Times have changed, and the way OEMs deal with the nuts, bolts, taps, fasteners and ultimately the reliability of their products is changing, too. Today, buyers can't access most nuts and bolts because they're typically sealed within complex electronic systems. Products are so complicated consumers simply expect them to work and won't accept those that don't. With today's hectic schedules, there's no patience for forced maintenance or downtime.
It used to be that the last thing considered in designing a product was how to hold it together. Most of the time they deferred to what had been done before and today that's not enough. It's well documented that warranty claims are an issue in many industries and this is often due to fastener problems leading to components coming loose from products.
The nuts and bolts of product design can also determine the cost-effectiveness of a component during its product life cycle. Consumers can no longer be expected to get the toolbox and regularly tighten loose screws and bolts as standard maintenance on products ranging from lawnmowers and bikes to appliances and boat engines.
The reliability challenge is tougher on OEMs today as advanced products, such as a 70,000-rpm dental drill, require ever lighter, stronger, higher speed, higher rpm and higher temperature designs to meet market competition and consumer tastes. Much of this reliability challenge stems from screw thread design, which was standardized during World War II to promote compatibility and has remained virtually unchanged since.
Under ideal conditions, standard male and female threads would fit together perfectly. In the real world, however, under the constraints of mass production and JIT delivery, this seldom happens.
“A fastener may seem like a small thing but can make the difference between aircraft power being online or off,” says Darin Morman, Hamilton Sundstrand's manager of generator engineering in Rockford, IL. “The issue was that prevailing torque nuts can gall or freeze on threaded bolts during installation, leading to intermittent power availability if the nuts' rundown torque exceeded the final torque limit before clamping.”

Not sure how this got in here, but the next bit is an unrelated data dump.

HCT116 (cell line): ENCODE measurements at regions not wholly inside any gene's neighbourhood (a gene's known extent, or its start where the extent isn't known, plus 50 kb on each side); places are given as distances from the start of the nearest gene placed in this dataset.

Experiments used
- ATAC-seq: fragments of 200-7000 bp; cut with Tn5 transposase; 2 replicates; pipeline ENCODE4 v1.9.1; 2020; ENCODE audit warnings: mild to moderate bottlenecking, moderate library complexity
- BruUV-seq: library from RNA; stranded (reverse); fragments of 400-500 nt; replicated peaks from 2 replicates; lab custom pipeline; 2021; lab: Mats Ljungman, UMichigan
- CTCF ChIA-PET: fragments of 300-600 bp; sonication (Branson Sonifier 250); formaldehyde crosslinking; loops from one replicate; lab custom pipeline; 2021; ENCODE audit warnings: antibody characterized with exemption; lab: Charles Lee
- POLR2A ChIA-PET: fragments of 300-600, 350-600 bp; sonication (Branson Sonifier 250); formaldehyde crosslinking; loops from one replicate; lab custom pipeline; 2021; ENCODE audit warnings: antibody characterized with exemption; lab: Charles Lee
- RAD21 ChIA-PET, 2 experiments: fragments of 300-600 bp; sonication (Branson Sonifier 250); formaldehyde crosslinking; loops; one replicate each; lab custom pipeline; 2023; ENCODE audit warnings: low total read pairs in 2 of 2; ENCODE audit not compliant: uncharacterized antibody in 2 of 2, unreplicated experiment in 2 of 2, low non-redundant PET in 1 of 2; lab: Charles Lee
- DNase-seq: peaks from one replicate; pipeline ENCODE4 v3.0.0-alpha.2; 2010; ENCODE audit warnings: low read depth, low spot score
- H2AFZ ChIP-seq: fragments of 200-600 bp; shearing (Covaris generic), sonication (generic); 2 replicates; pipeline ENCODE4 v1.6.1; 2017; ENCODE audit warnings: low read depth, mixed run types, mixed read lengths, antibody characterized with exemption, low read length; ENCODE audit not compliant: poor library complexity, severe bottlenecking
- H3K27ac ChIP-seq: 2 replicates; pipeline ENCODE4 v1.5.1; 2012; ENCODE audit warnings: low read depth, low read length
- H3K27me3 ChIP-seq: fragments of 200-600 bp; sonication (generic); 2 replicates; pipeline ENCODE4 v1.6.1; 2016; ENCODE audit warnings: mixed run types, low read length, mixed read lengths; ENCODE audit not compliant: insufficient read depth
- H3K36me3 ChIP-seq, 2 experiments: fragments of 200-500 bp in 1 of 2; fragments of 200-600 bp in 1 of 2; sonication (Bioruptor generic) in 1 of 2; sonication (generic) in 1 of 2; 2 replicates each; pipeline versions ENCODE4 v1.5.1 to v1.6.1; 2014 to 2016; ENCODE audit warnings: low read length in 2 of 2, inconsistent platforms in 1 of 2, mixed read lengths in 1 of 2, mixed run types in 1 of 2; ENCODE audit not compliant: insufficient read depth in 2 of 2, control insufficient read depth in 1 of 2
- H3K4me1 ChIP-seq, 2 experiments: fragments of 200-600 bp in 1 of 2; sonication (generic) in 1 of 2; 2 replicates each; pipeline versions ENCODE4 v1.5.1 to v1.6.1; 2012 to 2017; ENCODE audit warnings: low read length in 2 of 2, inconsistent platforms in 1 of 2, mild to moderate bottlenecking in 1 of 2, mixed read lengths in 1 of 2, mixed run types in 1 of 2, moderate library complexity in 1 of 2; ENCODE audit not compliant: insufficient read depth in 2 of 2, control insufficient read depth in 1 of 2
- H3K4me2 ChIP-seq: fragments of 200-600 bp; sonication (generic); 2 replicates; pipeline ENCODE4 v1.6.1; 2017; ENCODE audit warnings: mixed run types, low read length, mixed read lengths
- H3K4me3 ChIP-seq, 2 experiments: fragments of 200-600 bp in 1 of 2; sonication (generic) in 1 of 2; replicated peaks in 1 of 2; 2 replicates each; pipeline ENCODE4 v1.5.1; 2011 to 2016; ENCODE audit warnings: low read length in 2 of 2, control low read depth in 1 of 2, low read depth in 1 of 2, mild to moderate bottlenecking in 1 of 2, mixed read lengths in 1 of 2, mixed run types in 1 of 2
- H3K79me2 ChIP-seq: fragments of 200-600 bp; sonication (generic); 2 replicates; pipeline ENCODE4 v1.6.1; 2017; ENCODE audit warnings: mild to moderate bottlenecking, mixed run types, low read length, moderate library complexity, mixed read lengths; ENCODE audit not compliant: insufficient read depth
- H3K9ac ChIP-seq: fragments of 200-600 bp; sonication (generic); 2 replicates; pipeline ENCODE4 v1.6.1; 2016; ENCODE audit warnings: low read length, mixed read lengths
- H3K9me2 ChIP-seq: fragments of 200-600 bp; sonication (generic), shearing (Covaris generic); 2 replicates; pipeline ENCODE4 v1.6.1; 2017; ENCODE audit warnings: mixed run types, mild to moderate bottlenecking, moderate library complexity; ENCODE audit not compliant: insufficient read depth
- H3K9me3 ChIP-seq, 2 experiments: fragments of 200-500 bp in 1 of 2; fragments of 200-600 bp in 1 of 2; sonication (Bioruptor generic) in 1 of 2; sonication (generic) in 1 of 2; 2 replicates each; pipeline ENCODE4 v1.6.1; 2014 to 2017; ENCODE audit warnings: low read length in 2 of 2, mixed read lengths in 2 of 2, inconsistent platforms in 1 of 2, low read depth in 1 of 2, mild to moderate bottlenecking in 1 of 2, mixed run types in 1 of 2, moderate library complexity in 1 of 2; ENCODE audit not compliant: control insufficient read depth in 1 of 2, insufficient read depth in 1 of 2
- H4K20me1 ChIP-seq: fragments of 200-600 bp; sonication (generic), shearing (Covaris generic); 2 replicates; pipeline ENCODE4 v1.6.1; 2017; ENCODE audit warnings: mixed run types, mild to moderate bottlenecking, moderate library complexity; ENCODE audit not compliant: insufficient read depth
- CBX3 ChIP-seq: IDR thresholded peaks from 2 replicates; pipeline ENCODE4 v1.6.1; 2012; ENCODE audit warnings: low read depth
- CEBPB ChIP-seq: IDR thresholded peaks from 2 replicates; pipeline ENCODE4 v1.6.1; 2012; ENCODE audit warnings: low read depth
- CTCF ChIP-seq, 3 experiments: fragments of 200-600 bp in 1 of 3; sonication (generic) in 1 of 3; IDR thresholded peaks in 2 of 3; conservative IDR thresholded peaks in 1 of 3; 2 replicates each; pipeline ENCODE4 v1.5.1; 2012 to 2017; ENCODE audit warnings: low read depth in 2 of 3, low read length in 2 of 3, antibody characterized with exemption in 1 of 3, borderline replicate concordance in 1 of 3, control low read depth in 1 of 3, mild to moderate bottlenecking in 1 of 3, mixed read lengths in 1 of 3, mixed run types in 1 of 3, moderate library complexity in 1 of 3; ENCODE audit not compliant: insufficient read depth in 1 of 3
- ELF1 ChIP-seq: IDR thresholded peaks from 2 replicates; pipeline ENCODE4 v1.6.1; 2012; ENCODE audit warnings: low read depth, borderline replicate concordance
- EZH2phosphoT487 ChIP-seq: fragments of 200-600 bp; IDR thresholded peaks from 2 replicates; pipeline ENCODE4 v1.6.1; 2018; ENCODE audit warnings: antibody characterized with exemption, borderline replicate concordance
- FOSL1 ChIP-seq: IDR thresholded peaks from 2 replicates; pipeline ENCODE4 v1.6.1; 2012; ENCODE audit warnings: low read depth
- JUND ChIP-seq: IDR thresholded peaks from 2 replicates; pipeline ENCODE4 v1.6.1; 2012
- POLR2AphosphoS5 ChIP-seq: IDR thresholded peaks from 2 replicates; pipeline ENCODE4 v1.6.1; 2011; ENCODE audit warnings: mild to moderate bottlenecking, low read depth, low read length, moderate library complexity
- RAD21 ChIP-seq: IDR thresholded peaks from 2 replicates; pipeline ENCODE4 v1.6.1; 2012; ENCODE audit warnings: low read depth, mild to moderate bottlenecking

In an effort to avoid any intermittent power disruption or maintenance under severe shock, vibration and thermal variation prevalent in aerospace, Hamilton Sundstrand tested and adopted an alternative thread form designed to address not only fastener loosening and stripping under high load and vibration but also galling as well as slippage due to thermal expansion and contraction.
While secondary locking devices have been developed in an attempt to address this shortfall, at best they simply prevent the threads from catastrophically coming apart. Because none actually holds the clamp load in the joint, they are susceptible to vibration, fatigue or temperature-related joint failure.
Though engineers traditionally look to lock washers, prevailing torque fasteners, adhesives or other secondary locking devices, these may be inappropriate or have considerably higher total costs over the product life cycle. For example, split washers, lock washers and lock wires add extra weight and complexity to component design. This increases the chance something may go wrong during assembly or maintenance and complicates inventory control. Other mechanical locking features, such as brackets, can also prove costly and tedious to use on components with multiple bolts. If not properly fastened during assembly, they can pose a quality assurance risk.
Crimping threads after screwing require extra steps and can prevent reusability. Similarly, prevailing torque fasteners can damage threads and often prevent reusability while raising labor, maintenance and quality inspection costs. Due to high resistance during assembly, they are prone to galling and require more effort to ratchet down using specialized tools.
Most locking adhesives, in turn, lose effectiveness as temperature rises. In high volume, their use typically requires a large capital expense to purchase and program robot applicators. And when re-application is necessary, cleaning the threads of affected components takes added time and labor before re-application is possible.
“To survive the vibration and high temperatures of launch, we required the most reliable locking engagement thread,” says Dan Harpold, a NASA scientist who worked on the Cassini-Huygens mission across 750 million miles of space. “Screws had to remain tight without opportunity for retightening. With conventional threading, however, screws loosened up and baked out under testing.”
Among the tests carried out were a series of about 12 high temperature “bake outs,” where screws and their matching internal thread forms were heated from room temperature to 300C to simulate temperature-induced thread loosening.